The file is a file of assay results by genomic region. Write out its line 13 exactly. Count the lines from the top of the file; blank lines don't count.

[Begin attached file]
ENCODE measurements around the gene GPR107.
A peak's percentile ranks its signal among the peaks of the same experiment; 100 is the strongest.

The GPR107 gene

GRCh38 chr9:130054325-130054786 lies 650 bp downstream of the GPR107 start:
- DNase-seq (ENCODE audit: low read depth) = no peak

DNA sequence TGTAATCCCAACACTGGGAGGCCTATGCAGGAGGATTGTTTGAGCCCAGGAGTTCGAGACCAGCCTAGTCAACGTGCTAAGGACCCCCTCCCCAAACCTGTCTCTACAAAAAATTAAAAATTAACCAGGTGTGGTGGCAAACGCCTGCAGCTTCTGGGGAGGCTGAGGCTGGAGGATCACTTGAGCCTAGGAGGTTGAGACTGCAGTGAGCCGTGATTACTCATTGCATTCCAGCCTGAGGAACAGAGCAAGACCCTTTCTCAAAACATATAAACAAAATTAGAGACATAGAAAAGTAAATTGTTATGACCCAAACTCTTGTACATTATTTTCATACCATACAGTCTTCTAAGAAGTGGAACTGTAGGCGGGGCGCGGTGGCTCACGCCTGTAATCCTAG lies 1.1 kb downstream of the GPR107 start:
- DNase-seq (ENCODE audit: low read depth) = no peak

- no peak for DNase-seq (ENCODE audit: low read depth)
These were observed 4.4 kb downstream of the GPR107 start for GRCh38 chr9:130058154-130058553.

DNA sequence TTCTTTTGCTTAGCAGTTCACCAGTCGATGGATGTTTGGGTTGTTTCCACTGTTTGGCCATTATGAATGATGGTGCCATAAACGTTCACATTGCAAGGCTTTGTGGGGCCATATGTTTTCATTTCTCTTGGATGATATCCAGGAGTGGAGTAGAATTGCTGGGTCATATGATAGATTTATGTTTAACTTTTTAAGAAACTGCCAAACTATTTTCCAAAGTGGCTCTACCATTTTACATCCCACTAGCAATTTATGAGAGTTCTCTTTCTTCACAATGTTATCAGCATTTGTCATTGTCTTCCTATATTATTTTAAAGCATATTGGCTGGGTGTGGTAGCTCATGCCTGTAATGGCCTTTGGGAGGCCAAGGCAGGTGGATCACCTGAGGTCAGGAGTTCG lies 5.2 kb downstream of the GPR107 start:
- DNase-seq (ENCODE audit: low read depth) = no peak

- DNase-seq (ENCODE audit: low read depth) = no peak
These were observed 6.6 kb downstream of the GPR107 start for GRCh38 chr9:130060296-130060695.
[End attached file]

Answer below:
These were observed 6.6 kb downstream of the GPR107 start for GRCh38 chr9:130060296-130060695.